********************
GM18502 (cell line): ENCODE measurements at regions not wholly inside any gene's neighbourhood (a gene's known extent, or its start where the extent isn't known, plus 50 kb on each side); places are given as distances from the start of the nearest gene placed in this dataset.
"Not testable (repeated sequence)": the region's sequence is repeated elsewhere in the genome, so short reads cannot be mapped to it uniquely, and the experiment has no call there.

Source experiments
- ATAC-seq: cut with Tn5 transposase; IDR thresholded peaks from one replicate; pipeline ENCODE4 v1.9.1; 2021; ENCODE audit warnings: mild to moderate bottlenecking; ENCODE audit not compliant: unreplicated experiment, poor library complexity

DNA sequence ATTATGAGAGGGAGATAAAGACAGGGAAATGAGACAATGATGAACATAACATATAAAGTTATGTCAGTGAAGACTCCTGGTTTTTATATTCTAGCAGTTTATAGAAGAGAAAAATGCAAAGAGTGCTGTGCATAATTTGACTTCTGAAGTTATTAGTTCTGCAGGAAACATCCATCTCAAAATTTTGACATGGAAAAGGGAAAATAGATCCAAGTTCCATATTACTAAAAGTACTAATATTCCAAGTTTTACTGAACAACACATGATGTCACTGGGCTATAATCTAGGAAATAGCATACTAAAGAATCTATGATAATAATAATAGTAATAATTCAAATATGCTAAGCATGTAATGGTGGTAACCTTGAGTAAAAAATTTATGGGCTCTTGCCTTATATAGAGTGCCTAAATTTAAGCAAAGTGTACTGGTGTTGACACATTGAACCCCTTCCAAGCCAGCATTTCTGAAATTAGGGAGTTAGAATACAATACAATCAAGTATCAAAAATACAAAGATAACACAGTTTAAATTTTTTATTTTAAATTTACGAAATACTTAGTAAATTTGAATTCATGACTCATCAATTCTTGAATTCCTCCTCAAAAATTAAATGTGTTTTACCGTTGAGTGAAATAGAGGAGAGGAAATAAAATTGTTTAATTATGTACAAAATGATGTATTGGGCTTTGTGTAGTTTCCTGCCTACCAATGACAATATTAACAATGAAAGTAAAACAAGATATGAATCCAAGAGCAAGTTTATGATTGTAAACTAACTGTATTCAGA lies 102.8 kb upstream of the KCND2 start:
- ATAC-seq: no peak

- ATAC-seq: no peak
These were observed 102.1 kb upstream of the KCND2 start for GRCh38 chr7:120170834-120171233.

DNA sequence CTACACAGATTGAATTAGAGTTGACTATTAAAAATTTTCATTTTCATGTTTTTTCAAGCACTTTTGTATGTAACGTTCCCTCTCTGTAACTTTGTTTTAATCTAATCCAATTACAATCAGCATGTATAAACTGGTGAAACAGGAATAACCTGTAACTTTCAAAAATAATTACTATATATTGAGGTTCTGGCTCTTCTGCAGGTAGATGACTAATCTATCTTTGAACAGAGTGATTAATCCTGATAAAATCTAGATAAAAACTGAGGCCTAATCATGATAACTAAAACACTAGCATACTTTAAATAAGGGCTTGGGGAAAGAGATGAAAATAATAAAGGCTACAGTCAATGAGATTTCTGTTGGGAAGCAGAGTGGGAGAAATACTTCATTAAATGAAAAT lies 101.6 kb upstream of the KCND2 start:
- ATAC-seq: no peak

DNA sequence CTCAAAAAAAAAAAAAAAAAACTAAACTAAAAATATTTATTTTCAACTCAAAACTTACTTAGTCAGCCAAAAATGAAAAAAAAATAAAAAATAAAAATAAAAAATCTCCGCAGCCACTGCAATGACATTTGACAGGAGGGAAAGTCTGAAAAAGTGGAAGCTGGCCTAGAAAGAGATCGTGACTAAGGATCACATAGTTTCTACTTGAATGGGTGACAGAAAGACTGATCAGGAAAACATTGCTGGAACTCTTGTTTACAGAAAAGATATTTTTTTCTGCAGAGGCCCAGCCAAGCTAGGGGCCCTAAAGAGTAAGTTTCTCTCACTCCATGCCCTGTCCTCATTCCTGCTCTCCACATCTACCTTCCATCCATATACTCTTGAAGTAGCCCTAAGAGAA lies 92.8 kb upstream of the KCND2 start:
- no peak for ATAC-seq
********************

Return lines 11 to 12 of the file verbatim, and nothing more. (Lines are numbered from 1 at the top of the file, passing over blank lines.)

DNA sequence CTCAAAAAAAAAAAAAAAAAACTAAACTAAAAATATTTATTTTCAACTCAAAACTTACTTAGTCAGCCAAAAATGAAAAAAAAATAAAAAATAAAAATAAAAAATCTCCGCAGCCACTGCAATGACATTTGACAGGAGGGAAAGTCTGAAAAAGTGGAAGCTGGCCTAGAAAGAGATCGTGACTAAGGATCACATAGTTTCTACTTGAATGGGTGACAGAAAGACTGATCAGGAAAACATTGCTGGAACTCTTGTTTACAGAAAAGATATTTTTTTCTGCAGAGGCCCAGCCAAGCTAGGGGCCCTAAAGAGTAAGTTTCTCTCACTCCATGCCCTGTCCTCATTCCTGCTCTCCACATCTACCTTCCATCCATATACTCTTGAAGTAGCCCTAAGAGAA lies 92.8 kb upstream of the KCND2 start:
- no peak for ATAC-seq